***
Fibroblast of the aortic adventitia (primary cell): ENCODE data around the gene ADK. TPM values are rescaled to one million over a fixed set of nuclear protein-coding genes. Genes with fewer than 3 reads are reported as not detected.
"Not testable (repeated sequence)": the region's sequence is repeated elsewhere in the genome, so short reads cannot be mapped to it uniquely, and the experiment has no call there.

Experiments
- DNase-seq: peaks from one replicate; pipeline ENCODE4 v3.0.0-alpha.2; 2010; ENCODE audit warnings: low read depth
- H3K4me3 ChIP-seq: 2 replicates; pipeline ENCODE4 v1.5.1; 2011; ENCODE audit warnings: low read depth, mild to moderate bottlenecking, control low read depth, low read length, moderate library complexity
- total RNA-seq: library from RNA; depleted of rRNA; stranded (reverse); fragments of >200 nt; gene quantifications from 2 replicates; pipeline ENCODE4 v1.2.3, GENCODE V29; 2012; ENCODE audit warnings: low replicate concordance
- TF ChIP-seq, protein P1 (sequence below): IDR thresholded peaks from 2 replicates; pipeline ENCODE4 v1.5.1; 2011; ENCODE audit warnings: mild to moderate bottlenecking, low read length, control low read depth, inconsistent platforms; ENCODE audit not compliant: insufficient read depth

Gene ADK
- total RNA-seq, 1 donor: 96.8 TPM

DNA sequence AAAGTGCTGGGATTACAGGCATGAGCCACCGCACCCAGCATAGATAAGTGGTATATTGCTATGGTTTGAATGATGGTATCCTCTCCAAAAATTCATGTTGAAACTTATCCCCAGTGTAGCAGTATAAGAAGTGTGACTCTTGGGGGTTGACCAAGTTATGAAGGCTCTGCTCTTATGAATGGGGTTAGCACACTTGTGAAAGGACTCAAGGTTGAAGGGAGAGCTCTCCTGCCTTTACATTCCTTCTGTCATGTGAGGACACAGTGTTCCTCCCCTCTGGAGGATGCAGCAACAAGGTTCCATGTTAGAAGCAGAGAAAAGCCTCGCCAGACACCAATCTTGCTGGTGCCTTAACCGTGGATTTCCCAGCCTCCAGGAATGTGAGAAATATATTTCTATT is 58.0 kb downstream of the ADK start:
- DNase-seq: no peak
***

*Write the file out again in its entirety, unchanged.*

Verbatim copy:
Fibroblast of the aortic adventitia (primary cell): ENCODE data around the gene ADK. TPM values are rescaled to one million over a fixed set of nuclear protein-coding genes. Genes with fewer than 3 reads are reported as not detected.
"Not testable (repeated sequence)": the region's sequence is repeated elsewhere in the genome, so short reads cannot be mapped to it uniquely, and the experiment has no call there.

Experiments
- DNase-seq: peaks from one replicate; pipeline ENCODE4 v3.0.0-alpha.2; 2010; ENCODE audit warnings: low read depth
- H3K4me3 ChIP-seq: 2 replicates; pipeline ENCODE4 v1.5.1; 2011; ENCODE audit warnings: low read depth, mild to moderate bottlenecking, control low read depth, low read length, moderate library complexity
- total RNA-seq: library from RNA; depleted of rRNA; stranded (reverse); fragments of >200 nt; gene quantifications from 2 replicates; pipeline ENCODE4 v1.2.3, GENCODE V29; 2012; ENCODE audit warnings: low replicate concordance
- TF ChIP-seq, protein P1 (sequence below): IDR thresholded peaks from 2 replicates; pipeline ENCODE4 v1.5.1; 2011; ENCODE audit warnings: mild to moderate bottlenecking, low read length, control low read depth, inconsistent platforms; ENCODE audit not compliant: insufficient read depth

Gene ADK
- total RNA-seq, 1 donor: 96.8 TPM

DNA sequence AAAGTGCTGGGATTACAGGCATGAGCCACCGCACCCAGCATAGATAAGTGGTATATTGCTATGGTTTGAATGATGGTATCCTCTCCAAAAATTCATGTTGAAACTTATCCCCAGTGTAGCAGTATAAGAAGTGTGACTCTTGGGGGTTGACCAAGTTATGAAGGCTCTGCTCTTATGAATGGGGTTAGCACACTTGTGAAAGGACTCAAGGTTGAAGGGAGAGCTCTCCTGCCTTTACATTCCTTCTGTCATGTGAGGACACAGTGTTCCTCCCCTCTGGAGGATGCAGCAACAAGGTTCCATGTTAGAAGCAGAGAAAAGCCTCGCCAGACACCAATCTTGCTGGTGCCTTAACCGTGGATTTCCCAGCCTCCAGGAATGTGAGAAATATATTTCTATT is 58.0 kb downstream of the ADK start:
- DNase-seq: no peak